November 4, 2003
by Dennis T. Avery
The environmental movement is telling us that global warming might cause a mass extinction of wild species. This is a serious concern, since the Earth has clearly been warming for 150 years, either due to human activities or a natural cycle.
George Woodwell, a co-founder of the Environmental Defense Fund, said of global warming in 1989, “The changes expected are rapid enough to exceed the capacity of forests to migrate or otherwise adapt.” More recently, biologist Camille Root of Stanford University warned, “In my opinion, we’re sitting at the edge of a mass extinction.”
“The Specter of Species Extinction,” a new study published in September by the science-oriented Marshall Institute, concludes the opposite of Dr. Root—that global warming will bring more species diversity, not less, to most parts of globe. Rather than wiping out species, moderately warmer global temperatures will extend the ranges of thousands of plants and animals, enriching the diversity of most forests, mountains, and marine environments.
The Marshall report stresses that warmer temperatures give most trees, plants, animals, and fish the opportunity to extend their ranges toward the poles—without imposing any “heat limits” that would force them to give up the ranges they currently occupy. “The southern boundary of a tree’s natural range is not determined by temperature, but by competition between the northern species and more southerly-adapted species that have inherently greater growth rates.”
The Marshall researchers conclude that only over hundreds of years would the faster growing trees from the south be able to out-compete the already mature trees of the northern species. Forests and plants would only be able to shift their ranges northward and southward very slowly, giving the mammals, birds, fish, lichens, mushrooms, and other species that depend on the plant life ample time to shift with them.
Critical to the Marshall analysis is the reality that higher CO2 levels act as fertilizer for trees and plants, and that higher CO2 levels also reduce the amount of energy “wasted” by virtually all plant species on a process called photorespiration. As long as temperatures and CO2 are both rising, trees and plants will be vigorous enough to exploit warming’s opportunities to expand their range, rather than getting death notices from Greenpeace.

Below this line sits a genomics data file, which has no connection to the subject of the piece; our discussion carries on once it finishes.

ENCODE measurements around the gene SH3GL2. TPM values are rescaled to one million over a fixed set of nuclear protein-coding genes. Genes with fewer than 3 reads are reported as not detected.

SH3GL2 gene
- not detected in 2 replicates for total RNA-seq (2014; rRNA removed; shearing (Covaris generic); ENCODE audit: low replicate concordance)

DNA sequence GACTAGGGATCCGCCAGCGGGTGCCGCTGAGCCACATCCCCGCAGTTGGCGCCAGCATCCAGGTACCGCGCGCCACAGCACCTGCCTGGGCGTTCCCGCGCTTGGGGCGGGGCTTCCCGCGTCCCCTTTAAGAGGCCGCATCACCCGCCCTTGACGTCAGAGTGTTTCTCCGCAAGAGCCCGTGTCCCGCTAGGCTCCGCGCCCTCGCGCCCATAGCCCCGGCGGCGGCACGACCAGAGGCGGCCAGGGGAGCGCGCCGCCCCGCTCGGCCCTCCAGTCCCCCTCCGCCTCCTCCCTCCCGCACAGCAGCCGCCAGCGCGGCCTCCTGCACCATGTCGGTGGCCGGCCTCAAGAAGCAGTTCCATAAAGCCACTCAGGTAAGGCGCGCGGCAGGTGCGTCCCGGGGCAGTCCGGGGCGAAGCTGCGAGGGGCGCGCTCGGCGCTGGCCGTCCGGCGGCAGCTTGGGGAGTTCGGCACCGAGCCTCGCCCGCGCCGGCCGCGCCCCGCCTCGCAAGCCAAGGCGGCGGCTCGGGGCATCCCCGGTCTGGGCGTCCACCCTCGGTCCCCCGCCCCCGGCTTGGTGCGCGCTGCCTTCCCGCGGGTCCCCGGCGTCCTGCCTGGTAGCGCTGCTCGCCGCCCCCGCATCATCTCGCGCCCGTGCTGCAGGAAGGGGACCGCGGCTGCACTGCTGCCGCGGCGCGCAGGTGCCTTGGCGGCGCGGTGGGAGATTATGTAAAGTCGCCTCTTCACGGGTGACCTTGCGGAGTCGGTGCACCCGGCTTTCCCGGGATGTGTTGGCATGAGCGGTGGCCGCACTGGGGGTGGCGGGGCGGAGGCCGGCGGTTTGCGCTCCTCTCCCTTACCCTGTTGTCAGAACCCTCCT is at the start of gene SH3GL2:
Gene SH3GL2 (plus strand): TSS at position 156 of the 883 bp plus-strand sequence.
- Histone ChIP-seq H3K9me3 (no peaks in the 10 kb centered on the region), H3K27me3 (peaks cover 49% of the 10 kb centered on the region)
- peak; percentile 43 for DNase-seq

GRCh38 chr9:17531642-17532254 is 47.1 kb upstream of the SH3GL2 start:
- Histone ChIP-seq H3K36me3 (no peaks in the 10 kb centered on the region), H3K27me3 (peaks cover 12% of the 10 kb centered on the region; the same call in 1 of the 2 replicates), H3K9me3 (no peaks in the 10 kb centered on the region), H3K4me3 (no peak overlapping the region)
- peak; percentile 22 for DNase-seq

The Marshall Institute study reviewed the scary extinction predictions from two recent studies published in the journal Nature, one led by Stanford’s Dr. Root and the other led by Dr. Camille Parmesan of the University of Texas. The Marshall researchers found none of the 143 studies reviewed by the Stanford and Texas teams documented an extinction threat! The closest was the expansion of red foxes into the former range of arctic foxes in North America and Eurasia, forcing the arctic foxes farther north. But this is displacement, not extinction, unless the warming becomes so fierce that the arctic disappears altogether. (Obviously, this did not happen in either the Medieval Warming or the earlier Roman warming.)
The other studies reviewed covered a wide variety of species, from speckled wood butterflies to barnacle geese to Antarctic penguins to mountain flora in New Zealand and invertebrates in California’s coastal rocks. Most of the studies found increased species abundance and diversity, as would be expected from the mild, erratic and mostly-beneficial-to-wild-species warming we’ve had since 1850. (The Ice Ages are much harsher for both wild species and humans.)
“The Specter of Species Extinction” report was done by a father-and-sons research team, led by climate physicist Dr. Sherwood Idso, and his PhD sons, Craig (a specialist in climate geography) and Keith (a botanist who studies how plants respond to CO2 changes). Dr. Sherwood Idso, formerly of the U.S. Water Conservation Laboratory in Phoenix, AZ, was a winner of the U.S. government’s prestigious Arthur S. Flemming research award in 1977, and has published more than 500 articles in peer-reviewed publications. Dr. Craig Idso studied urban CO2 concentrations under a National Science Foundation Grant to Arizona State’s Office of Climatology. Dr. Keith Idso is a member of the Arizona Advisory Council on Environmental Education. All are on the staff of the Center for the Study of Carbon Dioxide and Global Change in Tempe, AZ.The Marshall Institute’s Board of Directors includes some the top scientific names of the twentieth century, including Dr. Bruce Aimes, recently awarded the National Medal of Science by President Clinton and Dr. Frederick Seity, former president of the National Academy of Science.
Dennis T. Avery is based in Churchville, VA, and is director of the Hudson Institute's Center for Global Food Issues.
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